In 1956, one year before federal troops escorted the Little Rock 9 into Central High School, fourteen year old Jo Ann Allen was one of twelve African-American students who broke the color barrier and integrated Clinton High School in Tennessee. At first things went smoothly for the Clinton 12, but then outside agitators interfered, pitting the townspeople against one another. Uneasiness turned into anger, and even the Clinton Twelve themselves wondered if the easier thing to do would be to go back to their old school. Jo Ann—clear-eyed, practical, tolerant, and popular among both black and white students—found herself called on as the spokesperson of the group. But what about just being a regular teen? This is the heartbreaking and relatable story of her four months thrust into the national spotlight and as a trailblazer in history. Based on original research and interviews and featuring backmatter with archival materials and notes from the authors on the co-writing process.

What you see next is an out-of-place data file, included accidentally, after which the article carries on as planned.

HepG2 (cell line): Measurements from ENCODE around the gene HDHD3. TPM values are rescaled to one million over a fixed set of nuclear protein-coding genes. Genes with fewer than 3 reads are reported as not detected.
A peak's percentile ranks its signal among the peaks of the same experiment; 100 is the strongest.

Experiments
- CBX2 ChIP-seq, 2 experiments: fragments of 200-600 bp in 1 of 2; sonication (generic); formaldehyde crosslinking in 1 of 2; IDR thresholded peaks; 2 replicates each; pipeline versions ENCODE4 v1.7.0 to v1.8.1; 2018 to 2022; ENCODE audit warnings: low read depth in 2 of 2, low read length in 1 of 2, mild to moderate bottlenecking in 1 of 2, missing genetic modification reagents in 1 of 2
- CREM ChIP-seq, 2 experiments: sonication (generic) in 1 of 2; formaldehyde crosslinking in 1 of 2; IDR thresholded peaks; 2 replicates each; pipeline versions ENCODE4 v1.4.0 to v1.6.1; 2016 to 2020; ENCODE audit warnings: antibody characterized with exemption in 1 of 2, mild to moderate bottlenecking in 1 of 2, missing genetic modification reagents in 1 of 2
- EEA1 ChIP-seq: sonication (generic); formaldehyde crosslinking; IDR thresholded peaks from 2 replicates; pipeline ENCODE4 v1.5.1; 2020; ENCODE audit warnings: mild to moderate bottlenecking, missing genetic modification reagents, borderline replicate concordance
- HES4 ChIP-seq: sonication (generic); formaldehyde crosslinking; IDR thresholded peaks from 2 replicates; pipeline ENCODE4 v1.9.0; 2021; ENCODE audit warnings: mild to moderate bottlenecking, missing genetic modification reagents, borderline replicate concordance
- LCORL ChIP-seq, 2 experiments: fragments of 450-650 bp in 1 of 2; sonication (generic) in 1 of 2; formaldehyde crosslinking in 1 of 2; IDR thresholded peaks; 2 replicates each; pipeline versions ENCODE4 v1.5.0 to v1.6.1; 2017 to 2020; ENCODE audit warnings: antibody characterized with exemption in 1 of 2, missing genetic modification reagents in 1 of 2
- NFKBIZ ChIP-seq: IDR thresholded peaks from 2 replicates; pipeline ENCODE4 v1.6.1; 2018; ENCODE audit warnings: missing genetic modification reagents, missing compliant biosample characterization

Elementary Level Winner

      Book Description: 
      The Newbery Award-winning author of THE CROSSOVER pens an ode to black American triumph and tribulation, with art from a two-time Caldecott Honoree.
      Originally performed for ESPN’s The Undefeated, this poem is a love letter to black life in the United States. It highlights the unspeakable trauma of slavery, the faith and fire of the civil rights movement, and the grit, passion, and perseverance of some of the world’s greatest heroes. The text is also peppered with references to the words of Martin Luther King, Jr., Langston Hughes, Gwendolyn Brooks, and others, offering deeper insights into the accomplishments of the past, while bringing stark attention to the endurance and spirit of those surviving and thriving in the present.

      Elementary Level Honor

      Todos Iguales / All Equal: Un Corrido de Lemon Grove / A Ballad of Lemon Grove
      by Christy Hale

        Publication Date: Aug 13, 2019
        List Price: $19.95
        Format: Hardcover, 40 pages